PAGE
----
Read the op-ed in German here.

 

Reuters

“Gamesa, Siemens negotiating final terms of wind merger”

German engineering giant Siemens and Spanish renewable energy group Gamesa are close to a deal to merge their wind power businesses, insiders told news agency Reuters. A deal was imminent and the joint venture would have an enterprise value of around ten billion euros, report Alexander Hübner and Jose Elias Rodriguez. A Siemens-Gamesa joint venture would overtake Denmark’s Vestas to become the world’s biggest wind farm manufacturer by market share, according to the report.

Read the article in English here.

  

Institute for Applied Ecology (Öko-Institit) / co2online

“Lower heating costs by seven percent with better bills”

More transparent heating bills that are easier to understand could motivate more people to save energy and lower Germany’s yearly CO2 emissions by 1.7 million to 3.3 million tonnes, according to a study by the Institute for Applied Ecology (Öko-Institit) and energy saving consultancy co2online for the Federal Environment Agency (UBA). The researchers recommend standardised bills which include information on the energy efficiency of the building, a comparison to previous years, as well as the possibility to transfer the data electronically. All the information needed for the proposed billing system is already available, but is not used. Average households could lower their heating costs by between 25 and 50 euros per year with the new bills, which would cost an additional 15 euros, according to the researchers.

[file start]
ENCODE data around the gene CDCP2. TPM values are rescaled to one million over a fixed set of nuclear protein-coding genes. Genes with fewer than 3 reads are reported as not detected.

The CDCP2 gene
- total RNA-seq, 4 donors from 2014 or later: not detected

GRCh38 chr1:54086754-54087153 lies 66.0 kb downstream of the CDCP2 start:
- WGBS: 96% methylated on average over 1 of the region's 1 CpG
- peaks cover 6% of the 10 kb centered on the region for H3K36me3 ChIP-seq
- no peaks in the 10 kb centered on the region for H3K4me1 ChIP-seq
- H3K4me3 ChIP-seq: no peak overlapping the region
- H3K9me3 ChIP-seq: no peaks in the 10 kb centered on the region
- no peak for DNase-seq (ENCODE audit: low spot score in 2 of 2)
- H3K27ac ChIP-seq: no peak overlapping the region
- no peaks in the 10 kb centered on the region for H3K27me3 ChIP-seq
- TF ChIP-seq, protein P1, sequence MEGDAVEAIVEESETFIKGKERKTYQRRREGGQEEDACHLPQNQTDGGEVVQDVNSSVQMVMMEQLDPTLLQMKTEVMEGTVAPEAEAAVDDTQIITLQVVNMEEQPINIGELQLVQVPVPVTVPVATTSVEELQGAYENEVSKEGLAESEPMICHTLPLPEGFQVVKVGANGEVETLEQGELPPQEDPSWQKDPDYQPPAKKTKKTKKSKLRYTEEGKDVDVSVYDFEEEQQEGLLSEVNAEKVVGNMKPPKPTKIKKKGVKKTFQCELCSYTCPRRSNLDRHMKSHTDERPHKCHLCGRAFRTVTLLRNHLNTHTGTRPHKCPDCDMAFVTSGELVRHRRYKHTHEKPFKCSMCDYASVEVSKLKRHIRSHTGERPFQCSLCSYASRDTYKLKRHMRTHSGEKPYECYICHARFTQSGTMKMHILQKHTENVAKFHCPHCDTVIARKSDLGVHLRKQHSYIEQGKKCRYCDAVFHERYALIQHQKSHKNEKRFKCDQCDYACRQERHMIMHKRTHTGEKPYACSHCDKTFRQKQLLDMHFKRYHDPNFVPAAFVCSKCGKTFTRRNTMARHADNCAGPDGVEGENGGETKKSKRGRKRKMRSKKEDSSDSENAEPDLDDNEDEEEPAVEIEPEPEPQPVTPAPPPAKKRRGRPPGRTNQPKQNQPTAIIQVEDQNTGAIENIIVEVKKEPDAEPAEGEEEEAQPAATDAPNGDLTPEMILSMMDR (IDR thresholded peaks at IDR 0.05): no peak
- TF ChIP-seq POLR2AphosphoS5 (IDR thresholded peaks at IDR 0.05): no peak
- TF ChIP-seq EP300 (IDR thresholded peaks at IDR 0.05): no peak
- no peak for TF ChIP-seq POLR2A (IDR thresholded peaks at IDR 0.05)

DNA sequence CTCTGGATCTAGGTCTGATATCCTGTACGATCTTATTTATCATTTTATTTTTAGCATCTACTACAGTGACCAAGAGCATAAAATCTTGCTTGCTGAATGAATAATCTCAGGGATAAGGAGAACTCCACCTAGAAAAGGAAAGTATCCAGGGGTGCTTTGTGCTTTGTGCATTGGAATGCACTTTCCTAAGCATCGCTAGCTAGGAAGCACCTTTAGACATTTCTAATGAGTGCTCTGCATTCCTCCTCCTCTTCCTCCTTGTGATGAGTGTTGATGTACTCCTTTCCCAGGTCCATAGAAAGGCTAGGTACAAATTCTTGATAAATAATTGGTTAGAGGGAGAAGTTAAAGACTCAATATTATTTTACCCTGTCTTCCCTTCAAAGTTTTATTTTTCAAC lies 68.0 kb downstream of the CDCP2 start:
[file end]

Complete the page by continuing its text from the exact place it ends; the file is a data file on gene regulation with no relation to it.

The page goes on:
Find the press release in German here.

Find a summary of the study in English here.

Read a CLEW dossier on energy efficiency here.

 

Center of Automotive Management (CAM)

“Electro mobility in international comparison”

Only 0.7 percent of cars registered world-wide were electric vehicles or plug-in hybrids - the same share as in Germany, according to the Center of Automotive Management (CAM). “By e-car market share, small countries like Norway and the Netherlands are way ahead, where 23 and 10 percent of new car registrations were e-cars,” according to the CAM. Sweden, Denmark and Switzerland are also clearly above the West European average of 1.4 percent.

Find a summary of the study in German here.

 

Klimaretter.info

“Steag ignores community wishes”

A year ago, five municipalities in the Ruhr region bought utility conglomerate Steag and wanted to make the energy company more renewable, writes Marcus Meier for klimaretter.info. Steag is the fifth largest utility in Germany and entirely owned by the state. But the participating cities of Dortmund, Essen, Bochum, Dinslaken and Oberhausen are criticising the utility’s lack of transparency. Instead of investing into renewable energies, the Steag management wants to invest billions of euros into waste incineration plants and has even shown an interest in buying Vattenfall’s lignite assets in eastern Germany, the article says.

Read the article in German here.